News / Nunn Road / 2006 / September 2006 (E59)

Dear parents,

Many children missed Nania during their two week holiday. Some children came to Nania to see whether the teachers were back. I am moved to know how much the children love Nania. During the break, Nania’s staff had an enjoyable trip to Pulau Langkawi. We got to know each other better and refreshed ourselves in that beautiful island.

While we were away, a new ‘friend’ came and built her nest in the garden. Children were very excited when they saw baby birds chirping in their well protected nest. Meanwhile, the sugarcane plants were growing taller and taller each day. Some of the sugarcanes were ready to be harvested. Some children enjoyed the sweetness of the sugarcane while some were not keen to try.

We are now practicing poems and songs for the Harvest Festival. This festival enables the children to appreciate the food they eat. They learn to be grateful to the sun, the rain, the wind, and the farmer for food. The festival songs, poems and puppet story are chosen with that in mind. Children who have joined the festival before still remember most of the songs. The display corner takes on a farming atmosphere. More vegetables and fruits will be gradually displayed as the festival approaches to create the atmosphere. I hope to meet all of you during the festival on 13th October 2006. Please refer to the attachment for more details.

Teacher Thian

Children’s World
The children looked forward to Bento (Lunch Box) Day. They counted the days till the big occasion. On that day, a girl couldn’t wait till lunch time. She asked why the Bento Shop was not open during outside play time. Later, before we went out to buy’ the lunch boxes, I told the children that a new friend who had joined us lately didn’t have money. I asked for some donations for the boy. A boy gave his wallet to me without a second thought. My heart melted at his kindness and generosity. Seeing this, the other children also wanted to help the new boy. I am glad to see children are willing to help people in need.

Harvest Festival programme
Date: 13th October 2006
Venue: Taska Nania

09:00 - 09:30 bread making (for snack) & free play
09:30 - 09:45 setting up tables for snack & toilet break
09:45 - 10:15 presentation
10:15 - 10:25 toilet break
10:25 - 10:40 snack
10:50 - 11:05 puppet show
11:10 goodbye song & gift (origami flower)
11:15 going home

Please note:

  • The children will make bread for the festival’s snack in the morning.
  • Preparation for the puppet show will start during snack time.

We look forward to sharing a wonderful celebration with you

About Moon Cake Festival
The Moon Cake Festival, a Mid-Autumn Festival (Chung Chiu), is the third major festival of the Chinese calendar. Every year on the fifteenth day of the eighth month of the lunar calendar, when the moon is at its maximum brightness for the entire year, the Chinese celebrate "Chung Chiu Jie." It is also known as the Moon Cake Festival because a special kind of sweet cake (yueh ping) prepared in the shape of the moon and filled with sesame seeds, ground lotus seeds and duck eggs is served as a traditional Chung Chiu delicacy.

On that day children are told the story of the moon fairy, Chang-o, living in a crystal palace, who comes out to dance on the moon's shadowed surface. The legend surrounding the "lady living in the moon" dates back to ancient times, to a day when ten suns appeared at once in the sky. The Emperor ordered a famous archer to shoot down the nine extra suns. Once the task was accomplished, Goddess of Western Heaven rewarded the archer with a pill that would make him immortal. However, his wife found the pill, took it, and was banished to the moon as a result. Legend says that her beauty is greatest on the day of the Moon festival.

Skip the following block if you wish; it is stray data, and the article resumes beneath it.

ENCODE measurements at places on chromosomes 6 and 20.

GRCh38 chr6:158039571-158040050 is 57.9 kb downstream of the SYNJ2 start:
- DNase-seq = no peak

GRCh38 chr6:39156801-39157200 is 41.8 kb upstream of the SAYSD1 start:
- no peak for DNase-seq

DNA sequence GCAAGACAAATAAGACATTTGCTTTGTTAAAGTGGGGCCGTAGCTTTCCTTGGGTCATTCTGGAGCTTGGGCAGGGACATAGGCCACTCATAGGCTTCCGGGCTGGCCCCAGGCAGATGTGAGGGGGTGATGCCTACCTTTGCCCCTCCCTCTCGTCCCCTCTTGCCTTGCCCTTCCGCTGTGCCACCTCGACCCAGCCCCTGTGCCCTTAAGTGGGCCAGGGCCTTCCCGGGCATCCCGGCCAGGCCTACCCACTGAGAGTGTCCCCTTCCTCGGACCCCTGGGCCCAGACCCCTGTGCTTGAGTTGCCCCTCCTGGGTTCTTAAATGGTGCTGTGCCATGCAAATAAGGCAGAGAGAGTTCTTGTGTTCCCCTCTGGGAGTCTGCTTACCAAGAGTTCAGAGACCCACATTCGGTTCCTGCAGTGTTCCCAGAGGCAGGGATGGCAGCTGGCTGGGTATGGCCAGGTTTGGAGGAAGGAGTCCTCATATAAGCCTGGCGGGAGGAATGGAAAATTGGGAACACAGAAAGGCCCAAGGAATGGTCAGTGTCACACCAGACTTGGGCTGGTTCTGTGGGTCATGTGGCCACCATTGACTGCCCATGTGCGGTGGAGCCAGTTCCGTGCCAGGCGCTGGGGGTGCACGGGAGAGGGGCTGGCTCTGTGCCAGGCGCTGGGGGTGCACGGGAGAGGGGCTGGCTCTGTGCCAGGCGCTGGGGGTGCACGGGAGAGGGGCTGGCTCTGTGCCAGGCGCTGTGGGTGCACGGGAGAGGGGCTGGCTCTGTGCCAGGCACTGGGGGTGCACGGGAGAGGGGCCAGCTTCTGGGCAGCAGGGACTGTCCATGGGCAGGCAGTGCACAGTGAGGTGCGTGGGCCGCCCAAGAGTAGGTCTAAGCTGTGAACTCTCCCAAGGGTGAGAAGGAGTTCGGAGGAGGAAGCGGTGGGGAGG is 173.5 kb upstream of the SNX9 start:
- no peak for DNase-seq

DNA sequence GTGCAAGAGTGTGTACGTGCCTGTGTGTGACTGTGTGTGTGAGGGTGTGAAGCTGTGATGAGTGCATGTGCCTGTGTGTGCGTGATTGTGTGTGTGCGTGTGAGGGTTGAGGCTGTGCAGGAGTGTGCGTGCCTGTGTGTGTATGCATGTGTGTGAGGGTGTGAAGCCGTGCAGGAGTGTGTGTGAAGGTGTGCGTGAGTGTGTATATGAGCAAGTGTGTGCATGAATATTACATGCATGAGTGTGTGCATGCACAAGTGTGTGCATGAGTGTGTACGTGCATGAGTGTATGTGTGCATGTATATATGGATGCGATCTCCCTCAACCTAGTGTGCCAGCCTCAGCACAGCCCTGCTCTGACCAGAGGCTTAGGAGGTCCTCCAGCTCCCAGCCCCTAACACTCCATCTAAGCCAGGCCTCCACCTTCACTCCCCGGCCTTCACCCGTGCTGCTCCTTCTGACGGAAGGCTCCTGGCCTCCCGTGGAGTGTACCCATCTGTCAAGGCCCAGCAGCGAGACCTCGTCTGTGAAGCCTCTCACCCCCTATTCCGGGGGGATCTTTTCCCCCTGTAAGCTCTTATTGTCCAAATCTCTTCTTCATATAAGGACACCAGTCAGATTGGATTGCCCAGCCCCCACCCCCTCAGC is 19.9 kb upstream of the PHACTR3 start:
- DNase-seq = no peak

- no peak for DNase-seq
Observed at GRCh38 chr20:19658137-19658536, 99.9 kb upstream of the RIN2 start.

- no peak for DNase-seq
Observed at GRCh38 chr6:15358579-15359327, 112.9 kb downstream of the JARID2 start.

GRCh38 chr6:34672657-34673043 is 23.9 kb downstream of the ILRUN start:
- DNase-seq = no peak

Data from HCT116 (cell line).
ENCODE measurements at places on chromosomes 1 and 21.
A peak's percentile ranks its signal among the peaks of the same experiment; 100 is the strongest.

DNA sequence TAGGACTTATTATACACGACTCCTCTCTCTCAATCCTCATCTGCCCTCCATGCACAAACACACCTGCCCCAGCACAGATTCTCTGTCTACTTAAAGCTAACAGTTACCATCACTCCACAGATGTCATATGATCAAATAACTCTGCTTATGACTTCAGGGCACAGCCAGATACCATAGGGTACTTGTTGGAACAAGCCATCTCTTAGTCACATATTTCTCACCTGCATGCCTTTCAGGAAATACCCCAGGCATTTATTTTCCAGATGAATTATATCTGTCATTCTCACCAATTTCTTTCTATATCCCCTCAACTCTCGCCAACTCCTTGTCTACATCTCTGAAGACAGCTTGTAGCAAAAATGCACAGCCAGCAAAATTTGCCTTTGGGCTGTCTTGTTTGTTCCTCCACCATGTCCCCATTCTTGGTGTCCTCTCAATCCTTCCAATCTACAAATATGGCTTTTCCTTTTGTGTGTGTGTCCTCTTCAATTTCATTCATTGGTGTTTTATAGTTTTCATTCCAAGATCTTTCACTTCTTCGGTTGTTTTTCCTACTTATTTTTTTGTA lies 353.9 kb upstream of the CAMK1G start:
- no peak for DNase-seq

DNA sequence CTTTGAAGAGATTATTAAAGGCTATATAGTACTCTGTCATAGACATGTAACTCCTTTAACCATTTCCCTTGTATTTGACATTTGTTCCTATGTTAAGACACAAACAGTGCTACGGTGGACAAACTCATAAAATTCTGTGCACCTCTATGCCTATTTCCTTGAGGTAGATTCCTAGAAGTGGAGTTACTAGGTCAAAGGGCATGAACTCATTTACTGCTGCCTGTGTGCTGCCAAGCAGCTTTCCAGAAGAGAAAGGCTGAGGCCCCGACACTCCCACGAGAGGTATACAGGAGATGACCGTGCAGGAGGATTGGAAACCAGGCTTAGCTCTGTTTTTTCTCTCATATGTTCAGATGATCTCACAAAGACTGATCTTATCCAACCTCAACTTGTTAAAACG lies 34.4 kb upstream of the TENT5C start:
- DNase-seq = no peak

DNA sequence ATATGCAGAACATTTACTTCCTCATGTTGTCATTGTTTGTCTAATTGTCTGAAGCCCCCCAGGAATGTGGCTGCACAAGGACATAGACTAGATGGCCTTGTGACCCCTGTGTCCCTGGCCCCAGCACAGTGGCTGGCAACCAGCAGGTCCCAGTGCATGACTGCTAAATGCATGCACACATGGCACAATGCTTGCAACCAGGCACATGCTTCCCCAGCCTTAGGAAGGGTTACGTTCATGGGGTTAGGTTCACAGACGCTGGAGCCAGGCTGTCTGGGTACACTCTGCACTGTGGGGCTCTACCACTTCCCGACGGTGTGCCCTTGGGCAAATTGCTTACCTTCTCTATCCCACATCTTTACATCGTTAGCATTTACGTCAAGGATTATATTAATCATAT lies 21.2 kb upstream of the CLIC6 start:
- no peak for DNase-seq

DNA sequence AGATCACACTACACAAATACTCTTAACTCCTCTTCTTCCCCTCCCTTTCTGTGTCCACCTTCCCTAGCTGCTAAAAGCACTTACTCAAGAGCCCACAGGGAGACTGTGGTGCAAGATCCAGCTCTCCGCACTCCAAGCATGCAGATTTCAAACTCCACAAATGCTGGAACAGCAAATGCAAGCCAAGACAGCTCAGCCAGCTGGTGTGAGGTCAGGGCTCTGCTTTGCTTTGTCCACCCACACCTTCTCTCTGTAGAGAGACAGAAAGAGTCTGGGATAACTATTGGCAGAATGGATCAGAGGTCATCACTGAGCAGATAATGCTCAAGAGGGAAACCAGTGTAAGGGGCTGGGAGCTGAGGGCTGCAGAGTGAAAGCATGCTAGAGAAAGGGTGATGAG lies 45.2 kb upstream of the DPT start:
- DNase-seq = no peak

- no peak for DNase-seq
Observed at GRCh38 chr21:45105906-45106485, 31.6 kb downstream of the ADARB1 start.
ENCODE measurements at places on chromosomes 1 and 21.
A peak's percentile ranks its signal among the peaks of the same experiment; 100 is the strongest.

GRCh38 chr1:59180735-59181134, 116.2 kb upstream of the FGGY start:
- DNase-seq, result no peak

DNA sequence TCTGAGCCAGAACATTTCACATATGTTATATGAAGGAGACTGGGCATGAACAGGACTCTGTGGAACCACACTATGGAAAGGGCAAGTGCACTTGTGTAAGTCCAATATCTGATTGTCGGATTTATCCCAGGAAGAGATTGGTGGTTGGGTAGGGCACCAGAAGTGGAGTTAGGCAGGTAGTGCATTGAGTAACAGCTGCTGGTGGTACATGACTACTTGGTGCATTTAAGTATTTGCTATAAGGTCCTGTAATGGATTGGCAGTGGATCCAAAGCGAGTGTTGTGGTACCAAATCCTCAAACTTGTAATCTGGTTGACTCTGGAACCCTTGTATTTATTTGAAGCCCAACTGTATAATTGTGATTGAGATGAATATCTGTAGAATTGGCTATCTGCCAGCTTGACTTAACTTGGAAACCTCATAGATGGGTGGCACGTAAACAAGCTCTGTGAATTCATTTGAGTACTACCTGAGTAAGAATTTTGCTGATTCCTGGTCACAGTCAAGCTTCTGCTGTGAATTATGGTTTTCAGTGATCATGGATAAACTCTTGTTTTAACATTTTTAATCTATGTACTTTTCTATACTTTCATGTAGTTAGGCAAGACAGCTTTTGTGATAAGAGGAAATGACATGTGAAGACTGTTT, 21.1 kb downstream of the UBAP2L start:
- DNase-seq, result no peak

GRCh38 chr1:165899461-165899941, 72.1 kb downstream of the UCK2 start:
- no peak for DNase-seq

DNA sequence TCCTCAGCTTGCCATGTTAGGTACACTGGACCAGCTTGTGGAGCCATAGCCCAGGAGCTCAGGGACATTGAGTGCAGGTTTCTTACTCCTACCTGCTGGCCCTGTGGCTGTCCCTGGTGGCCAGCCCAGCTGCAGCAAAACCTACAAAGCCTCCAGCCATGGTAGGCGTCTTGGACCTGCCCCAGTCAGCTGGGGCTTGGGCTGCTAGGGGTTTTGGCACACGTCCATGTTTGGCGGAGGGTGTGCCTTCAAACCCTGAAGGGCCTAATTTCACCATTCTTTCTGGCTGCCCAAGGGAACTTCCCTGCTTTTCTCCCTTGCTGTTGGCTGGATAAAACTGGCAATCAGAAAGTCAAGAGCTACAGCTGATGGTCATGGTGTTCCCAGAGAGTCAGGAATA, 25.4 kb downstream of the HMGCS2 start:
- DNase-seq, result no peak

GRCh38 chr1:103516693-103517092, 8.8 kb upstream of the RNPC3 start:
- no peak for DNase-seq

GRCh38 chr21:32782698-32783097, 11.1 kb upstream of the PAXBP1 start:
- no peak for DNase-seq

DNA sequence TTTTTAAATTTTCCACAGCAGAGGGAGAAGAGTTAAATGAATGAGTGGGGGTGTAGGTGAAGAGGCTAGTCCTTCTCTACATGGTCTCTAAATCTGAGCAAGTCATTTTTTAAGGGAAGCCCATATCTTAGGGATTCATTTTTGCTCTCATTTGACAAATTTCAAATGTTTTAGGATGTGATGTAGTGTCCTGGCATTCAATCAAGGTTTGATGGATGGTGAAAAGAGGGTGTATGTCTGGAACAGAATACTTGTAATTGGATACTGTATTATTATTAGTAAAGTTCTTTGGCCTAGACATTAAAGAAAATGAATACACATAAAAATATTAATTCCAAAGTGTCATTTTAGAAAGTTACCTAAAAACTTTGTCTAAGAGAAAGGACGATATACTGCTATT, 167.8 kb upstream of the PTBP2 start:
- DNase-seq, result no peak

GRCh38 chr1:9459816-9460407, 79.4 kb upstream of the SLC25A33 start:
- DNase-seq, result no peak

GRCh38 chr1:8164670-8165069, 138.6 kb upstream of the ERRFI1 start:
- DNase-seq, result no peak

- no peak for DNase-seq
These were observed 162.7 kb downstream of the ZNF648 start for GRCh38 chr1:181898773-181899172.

Of course, the most famous legend surrounding the Moon festival concerns its possible role in Chinese history. Overrun by the Mongols in the thirteenth century, the Chinese threw off their oppressors in 1368 AD. It is said that moon cakes - which the Mongols did not eat - were the perfect vehicle for hiding and passing along plans for the rebellion.? Families were instructed not to eat the moon cakes until the day of the moon festival, which is when the rebellion took place. (In another version plans were passed along in moon cakes over several years of Mid-Autumn festivals, but the basic idea is the same).

Coming events

Moon Cake Festival (6th October 2006)

We will have a class celebration and the children will bring back a vegetarian moon cake each on that day.

Harvest Festival (13th October 2006)
We will celebrate Harvest Festival on 13th October 2006 (Friday). Parents are invited to join us for the festival from 9 am. Children will go home early with their mothers after the festival at about 11.15 am. The programme details and songs are attached with this newsletter.

Deepavali and Hari Raya Celebration (20 October 2006)
We will decorate the hall display based on the theme of Deepavali and Hari Raya. On that day, before the holidays, children will have Muruku (Indian Snack) for snack time and Ketupat (Malay Traditional Food) for lunch. Chithra (Administrator) will tell a Deepavali story to the children.

10th October 2006 (Tuesday)  Hari Nuzul Quran
21st till 29th October 2006   Deepavali and Hari Raya holidays

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